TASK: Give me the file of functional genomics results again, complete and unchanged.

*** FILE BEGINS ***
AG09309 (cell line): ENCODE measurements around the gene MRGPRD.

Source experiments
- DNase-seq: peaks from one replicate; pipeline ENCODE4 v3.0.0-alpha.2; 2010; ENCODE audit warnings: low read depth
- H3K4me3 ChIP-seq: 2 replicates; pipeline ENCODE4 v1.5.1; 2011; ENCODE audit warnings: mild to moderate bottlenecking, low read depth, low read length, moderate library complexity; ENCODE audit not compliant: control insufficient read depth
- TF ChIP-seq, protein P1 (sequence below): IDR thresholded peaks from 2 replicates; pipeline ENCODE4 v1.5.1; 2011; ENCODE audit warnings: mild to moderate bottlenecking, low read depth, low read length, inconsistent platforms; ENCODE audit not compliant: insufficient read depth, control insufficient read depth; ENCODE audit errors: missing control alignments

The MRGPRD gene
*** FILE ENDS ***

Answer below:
AG09309 (cell line): ENCODE measurements around the gene MRGPRD.

Source experiments
- DNase-seq: peaks from one replicate; pipeline ENCODE4 v3.0.0-alpha.2; 2010; ENCODE audit warnings: low read depth
- H3K4me3 ChIP-seq: 2 replicates; pipeline ENCODE4 v1.5.1; 2011; ENCODE audit warnings: mild to moderate bottlenecking, low read depth, low read length, moderate library complexity; ENCODE audit not compliant: control insufficient read depth
- TF ChIP-seq, protein P1 (sequence below): IDR thresholded peaks from 2 replicates; pipeline ENCODE4 v1.5.1; 2011; ENCODE audit warnings: mild to moderate bottlenecking, low read depth, low read length, inconsistent platforms; ENCODE audit not compliant: insufficient read depth, control insufficient read depth; ENCODE audit errors: missing control alignments

The MRGPRD gene